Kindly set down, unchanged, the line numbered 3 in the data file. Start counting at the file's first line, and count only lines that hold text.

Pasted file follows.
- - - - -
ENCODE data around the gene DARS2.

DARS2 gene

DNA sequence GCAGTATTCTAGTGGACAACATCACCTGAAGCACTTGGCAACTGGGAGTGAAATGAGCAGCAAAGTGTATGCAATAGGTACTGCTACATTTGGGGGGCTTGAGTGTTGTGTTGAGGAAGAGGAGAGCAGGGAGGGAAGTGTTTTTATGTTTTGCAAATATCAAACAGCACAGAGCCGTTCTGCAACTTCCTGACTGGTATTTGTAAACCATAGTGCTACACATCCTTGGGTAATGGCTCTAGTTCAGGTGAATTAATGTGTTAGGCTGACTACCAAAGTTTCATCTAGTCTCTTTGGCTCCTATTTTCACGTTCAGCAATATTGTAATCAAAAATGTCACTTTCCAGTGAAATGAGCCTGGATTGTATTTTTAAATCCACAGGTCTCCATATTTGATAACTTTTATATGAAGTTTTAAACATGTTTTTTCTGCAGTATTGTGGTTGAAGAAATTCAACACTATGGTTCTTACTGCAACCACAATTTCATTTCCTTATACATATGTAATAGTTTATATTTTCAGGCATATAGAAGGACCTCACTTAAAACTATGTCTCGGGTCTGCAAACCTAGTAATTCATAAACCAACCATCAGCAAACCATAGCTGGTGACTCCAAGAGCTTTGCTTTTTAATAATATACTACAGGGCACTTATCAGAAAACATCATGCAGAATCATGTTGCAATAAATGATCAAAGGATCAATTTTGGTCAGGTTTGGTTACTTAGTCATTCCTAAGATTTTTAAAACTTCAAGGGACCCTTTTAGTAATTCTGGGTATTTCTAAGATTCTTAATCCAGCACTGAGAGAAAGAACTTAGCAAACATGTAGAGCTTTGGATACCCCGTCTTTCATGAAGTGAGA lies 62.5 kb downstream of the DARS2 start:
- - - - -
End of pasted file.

DNA sequence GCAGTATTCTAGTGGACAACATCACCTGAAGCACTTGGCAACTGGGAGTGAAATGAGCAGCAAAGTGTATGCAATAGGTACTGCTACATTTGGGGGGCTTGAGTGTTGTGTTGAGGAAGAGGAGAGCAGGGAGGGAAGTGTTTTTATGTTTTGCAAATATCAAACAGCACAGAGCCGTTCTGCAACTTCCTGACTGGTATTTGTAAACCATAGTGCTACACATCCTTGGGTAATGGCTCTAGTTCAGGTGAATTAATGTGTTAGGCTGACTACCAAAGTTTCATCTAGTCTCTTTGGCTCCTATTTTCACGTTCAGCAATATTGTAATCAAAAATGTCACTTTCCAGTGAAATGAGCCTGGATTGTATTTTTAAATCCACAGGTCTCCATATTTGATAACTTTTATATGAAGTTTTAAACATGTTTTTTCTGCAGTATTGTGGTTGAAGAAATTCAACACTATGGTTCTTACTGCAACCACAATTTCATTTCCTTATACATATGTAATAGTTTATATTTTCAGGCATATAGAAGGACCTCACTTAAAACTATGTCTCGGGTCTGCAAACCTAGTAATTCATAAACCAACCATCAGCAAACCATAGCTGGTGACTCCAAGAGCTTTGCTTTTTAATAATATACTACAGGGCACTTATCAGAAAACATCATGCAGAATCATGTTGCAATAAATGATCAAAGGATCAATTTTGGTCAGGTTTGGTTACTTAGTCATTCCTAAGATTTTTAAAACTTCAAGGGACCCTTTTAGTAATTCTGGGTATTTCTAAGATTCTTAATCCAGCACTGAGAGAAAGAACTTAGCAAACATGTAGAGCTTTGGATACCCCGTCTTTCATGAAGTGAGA lies 62.5 kb downstream of the DARS2 start: